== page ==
A hot summer is the perfect time to read Gabriel García Márquez, because the languid heat and breath-stealing humidity mirrors the weather he writes of in his Columbian cities, imagined or real. This is the heat in which his characters live, love, grow old and sick, and finish their lives in a flourish of sadness and of nostalgia without regret.
My summer started with a trip to Nicaragua, the country's heat a stern teacher of hydration and how to sweat without caring. The green countryside drips with the heat, flowers full like plump lips of a woman ready to kiss you and bright red Malinche trees growing like red lights in a window.
The fascination with Latin America and the intersection of transatlanticism moves on, trailing down south to each successive country, starting in a melting pot of states, Louisiana, stopping in Nicaragua, in Cuba, thanks to Graham Greene and Michael Eastman, and finally ending in Columbia. My head is filled with saturated colors worn down by time and memory, full of Márquez's words in which one ages faster in photographs than in real life and in which one realizes they are old when they look in the mirror and sees their father at the age at which they were born. My heart beats with the fantasy, the lines of disillusionment and nostalgia blurring into the lives of people I feel like I should know.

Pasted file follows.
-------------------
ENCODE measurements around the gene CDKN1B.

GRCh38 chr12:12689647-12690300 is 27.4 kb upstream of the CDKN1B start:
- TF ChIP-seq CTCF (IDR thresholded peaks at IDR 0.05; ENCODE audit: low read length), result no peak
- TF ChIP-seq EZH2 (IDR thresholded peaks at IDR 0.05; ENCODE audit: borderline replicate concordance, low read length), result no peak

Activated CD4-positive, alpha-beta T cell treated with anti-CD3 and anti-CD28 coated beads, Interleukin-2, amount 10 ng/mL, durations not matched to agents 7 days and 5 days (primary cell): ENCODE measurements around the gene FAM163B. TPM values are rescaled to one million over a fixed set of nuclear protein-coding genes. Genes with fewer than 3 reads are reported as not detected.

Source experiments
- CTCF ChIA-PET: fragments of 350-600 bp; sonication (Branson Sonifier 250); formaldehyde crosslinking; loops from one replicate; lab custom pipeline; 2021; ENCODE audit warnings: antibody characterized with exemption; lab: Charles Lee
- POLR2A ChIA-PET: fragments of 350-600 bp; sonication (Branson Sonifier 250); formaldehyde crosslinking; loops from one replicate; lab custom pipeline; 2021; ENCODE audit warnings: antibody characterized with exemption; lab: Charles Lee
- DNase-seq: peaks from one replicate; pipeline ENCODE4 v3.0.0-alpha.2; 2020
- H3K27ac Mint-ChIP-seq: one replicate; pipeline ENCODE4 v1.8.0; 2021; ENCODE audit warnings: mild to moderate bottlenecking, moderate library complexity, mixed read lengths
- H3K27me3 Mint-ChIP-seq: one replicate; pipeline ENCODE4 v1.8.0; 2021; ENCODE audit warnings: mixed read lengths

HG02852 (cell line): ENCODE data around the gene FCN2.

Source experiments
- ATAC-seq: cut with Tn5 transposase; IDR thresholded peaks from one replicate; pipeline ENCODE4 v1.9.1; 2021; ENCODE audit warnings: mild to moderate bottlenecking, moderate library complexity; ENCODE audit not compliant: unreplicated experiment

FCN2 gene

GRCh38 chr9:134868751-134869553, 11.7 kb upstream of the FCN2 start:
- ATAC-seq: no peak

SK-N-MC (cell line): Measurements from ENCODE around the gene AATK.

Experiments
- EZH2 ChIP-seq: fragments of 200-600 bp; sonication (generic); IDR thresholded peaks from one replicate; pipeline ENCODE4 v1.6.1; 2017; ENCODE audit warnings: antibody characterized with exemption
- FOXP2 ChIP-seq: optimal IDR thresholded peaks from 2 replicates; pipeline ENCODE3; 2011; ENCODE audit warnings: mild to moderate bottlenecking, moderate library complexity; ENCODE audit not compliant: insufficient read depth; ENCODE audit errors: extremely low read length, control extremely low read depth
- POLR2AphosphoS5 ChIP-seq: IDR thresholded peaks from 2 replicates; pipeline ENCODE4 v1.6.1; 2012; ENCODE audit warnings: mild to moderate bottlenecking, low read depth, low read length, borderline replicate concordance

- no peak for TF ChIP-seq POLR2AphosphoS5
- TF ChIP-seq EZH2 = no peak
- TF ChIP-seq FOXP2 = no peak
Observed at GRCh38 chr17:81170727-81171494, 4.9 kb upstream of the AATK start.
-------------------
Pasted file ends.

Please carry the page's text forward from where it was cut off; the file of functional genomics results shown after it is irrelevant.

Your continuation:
["Portrait, Havana" by Michael Eastman; click to see the rest of his work. His Cuba photographs look like what Márquez writes.]
Want to read what Gabriel García Márquez writes? Start with a leisurely read (we are in Latin America, are we not, full of mananas) Love in the Time of Cholera, dabble in some short stories (Strange Pilgrims), move onto Memories of My Melancholy Whores, and once practiced in his style of Magical Realism, tackle One Hundred Years of Solitude. It's worth every moment, every effort you put into reading, I promise.